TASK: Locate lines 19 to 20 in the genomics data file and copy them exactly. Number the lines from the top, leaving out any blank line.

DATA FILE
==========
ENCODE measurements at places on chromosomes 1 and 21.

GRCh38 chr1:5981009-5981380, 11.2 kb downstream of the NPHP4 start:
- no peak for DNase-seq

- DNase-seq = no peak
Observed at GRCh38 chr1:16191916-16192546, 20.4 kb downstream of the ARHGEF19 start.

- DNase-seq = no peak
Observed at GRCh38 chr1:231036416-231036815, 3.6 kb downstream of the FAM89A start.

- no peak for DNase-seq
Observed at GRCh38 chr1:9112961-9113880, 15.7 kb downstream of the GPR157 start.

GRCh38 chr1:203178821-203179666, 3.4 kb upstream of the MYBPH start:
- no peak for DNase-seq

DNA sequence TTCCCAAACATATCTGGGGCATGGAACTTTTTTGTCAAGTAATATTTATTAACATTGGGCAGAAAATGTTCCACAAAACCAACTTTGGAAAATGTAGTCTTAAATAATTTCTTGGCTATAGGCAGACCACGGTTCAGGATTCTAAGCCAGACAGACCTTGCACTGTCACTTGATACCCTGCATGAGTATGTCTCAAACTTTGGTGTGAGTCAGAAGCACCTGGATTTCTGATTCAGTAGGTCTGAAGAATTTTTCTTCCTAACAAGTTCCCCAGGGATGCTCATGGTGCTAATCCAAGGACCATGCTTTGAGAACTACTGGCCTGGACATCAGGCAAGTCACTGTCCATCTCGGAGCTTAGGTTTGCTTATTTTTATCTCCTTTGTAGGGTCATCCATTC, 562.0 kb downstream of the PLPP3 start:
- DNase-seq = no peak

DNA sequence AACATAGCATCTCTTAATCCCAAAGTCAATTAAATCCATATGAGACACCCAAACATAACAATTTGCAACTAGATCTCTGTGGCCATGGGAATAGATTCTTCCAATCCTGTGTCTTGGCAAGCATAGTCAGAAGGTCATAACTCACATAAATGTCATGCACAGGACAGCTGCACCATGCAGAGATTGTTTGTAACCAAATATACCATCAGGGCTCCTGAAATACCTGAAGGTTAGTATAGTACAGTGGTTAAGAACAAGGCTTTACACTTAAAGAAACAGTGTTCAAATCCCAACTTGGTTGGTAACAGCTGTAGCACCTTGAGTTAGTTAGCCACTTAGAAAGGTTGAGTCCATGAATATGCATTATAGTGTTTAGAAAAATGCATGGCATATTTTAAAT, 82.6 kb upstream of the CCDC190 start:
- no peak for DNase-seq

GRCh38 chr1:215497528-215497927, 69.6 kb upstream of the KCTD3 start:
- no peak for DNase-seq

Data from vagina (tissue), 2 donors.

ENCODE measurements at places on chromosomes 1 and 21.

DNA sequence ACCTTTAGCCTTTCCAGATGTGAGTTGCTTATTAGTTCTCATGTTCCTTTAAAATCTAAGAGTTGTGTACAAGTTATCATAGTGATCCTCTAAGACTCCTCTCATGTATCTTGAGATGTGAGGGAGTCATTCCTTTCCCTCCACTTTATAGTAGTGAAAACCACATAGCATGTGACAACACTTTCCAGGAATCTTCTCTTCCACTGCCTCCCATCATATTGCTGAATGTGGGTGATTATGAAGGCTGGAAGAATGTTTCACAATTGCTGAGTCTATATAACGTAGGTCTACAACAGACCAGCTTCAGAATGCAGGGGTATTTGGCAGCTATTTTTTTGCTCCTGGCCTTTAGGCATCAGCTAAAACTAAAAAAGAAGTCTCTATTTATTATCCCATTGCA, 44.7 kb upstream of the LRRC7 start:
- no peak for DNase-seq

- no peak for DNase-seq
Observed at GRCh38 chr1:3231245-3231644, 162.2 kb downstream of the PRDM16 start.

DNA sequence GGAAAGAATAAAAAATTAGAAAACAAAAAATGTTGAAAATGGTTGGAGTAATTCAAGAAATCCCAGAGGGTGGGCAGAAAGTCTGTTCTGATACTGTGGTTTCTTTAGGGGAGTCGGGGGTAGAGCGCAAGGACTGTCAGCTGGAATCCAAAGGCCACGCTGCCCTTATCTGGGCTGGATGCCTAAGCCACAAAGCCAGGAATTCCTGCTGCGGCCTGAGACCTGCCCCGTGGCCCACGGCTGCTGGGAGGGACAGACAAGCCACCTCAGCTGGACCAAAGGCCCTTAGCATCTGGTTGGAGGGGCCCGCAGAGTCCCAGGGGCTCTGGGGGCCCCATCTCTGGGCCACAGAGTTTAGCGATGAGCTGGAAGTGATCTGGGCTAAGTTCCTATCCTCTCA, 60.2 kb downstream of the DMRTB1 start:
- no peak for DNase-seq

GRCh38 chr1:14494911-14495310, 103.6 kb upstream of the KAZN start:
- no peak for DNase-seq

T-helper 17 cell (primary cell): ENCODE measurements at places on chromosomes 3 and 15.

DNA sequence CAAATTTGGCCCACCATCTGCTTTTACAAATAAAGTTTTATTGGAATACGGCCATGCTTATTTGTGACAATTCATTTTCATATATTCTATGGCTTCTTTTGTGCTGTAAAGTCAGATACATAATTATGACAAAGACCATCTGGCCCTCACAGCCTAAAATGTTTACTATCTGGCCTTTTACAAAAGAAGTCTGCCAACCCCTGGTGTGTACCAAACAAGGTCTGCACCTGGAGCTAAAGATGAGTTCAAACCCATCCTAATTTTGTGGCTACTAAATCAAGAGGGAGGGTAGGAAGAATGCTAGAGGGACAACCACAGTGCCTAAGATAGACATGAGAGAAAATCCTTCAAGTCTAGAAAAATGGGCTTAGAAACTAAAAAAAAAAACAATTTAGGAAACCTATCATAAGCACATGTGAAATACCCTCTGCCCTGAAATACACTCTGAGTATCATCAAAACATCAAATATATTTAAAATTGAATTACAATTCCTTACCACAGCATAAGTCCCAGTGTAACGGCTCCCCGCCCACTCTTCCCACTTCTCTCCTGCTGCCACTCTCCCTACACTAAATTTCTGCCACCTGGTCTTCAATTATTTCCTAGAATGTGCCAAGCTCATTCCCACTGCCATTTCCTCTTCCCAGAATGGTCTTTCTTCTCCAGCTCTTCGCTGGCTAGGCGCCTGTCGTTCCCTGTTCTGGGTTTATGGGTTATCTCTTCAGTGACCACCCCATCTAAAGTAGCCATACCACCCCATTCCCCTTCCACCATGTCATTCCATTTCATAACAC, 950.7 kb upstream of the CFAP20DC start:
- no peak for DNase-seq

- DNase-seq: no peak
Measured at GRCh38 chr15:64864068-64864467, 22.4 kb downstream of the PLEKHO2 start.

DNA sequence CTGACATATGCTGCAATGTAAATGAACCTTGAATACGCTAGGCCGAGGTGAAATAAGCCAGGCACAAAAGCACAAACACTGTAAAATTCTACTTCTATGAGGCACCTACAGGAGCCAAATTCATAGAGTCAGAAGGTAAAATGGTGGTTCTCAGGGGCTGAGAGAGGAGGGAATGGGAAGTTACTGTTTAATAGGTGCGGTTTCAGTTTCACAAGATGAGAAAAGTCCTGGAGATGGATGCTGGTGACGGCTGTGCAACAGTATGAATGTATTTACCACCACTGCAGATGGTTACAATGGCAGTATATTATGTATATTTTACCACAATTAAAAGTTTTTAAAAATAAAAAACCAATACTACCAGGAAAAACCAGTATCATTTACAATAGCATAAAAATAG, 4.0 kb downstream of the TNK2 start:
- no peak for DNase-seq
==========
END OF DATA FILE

ENCODE measurements at places on chromosomes 1 and 21.

DNA sequence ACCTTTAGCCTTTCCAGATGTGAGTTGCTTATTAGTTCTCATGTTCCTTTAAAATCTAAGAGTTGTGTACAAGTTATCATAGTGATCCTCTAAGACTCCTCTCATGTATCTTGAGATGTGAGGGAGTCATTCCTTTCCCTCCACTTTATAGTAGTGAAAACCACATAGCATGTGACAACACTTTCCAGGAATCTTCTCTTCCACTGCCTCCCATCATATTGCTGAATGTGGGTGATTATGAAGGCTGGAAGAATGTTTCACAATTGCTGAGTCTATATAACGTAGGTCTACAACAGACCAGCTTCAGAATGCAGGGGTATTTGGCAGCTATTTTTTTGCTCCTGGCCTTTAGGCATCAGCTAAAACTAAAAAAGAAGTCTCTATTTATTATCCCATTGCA, 44.7 kb upstream of the LRRC7 start: